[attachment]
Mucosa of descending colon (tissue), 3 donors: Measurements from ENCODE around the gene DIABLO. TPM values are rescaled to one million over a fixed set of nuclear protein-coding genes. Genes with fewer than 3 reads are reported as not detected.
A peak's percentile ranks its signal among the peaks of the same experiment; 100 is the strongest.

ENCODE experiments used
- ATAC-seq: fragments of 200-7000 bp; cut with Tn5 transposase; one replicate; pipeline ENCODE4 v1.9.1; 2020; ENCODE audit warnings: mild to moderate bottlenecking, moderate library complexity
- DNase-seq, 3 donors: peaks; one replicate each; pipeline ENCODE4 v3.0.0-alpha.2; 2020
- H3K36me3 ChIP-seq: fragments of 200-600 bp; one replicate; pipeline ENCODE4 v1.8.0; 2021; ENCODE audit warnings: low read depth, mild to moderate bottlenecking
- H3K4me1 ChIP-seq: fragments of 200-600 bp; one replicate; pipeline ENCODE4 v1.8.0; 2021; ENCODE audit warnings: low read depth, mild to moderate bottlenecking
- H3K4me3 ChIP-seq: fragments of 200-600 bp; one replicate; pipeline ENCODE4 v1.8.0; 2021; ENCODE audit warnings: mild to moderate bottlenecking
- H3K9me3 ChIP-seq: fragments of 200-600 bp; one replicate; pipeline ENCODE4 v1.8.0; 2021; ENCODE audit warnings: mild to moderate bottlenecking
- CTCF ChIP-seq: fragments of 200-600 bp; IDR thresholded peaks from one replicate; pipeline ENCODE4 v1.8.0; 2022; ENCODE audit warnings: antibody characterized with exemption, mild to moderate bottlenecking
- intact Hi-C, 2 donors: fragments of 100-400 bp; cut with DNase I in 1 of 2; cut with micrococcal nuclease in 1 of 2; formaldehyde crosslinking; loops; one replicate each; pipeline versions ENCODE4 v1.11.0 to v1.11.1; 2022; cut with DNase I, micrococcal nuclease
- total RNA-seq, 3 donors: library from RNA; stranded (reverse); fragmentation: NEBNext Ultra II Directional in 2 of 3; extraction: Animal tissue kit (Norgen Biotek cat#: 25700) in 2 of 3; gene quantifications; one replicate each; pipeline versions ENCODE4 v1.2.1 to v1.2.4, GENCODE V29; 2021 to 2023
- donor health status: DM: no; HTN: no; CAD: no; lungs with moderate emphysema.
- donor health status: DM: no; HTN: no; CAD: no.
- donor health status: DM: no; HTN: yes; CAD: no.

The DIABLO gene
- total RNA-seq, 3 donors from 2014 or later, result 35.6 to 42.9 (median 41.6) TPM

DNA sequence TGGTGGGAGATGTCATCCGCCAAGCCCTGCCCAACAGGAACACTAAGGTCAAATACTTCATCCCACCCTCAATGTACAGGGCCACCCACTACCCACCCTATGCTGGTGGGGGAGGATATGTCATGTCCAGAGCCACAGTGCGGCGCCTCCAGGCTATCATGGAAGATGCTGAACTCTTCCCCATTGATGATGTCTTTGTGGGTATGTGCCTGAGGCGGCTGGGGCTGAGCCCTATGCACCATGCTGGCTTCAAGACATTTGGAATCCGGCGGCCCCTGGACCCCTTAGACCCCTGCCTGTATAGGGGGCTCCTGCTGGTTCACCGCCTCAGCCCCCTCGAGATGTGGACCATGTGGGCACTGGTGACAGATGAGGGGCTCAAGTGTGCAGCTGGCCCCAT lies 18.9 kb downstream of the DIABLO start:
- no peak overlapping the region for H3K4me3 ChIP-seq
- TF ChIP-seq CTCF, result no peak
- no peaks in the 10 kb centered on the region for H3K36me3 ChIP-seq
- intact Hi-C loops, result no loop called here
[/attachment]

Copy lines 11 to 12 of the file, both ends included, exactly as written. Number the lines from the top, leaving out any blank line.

- intact Hi-C, 2 donors: fragments of 100-400 bp; cut with DNase I in 1 of 2; cut with micrococcal nuclease in 1 of 2; formaldehyde crosslinking; loops; one replicate each; pipeline versions ENCODE4 v1.11.0 to v1.11.1; 2022; cut with DNase I, micrococcal nuclease
- total RNA-seq, 3 donors: library from RNA; stranded (reverse); fragmentation: NEBNext Ultra II Directional in 2 of 3; extraction: Animal tissue kit (Norgen Biotek cat#: 25700) in 2 of 3; gene quantifications; one replicate each; pipeline versions ENCODE4 v1.2.1 to v1.2.4, GENCODE V29; 2021 to 2023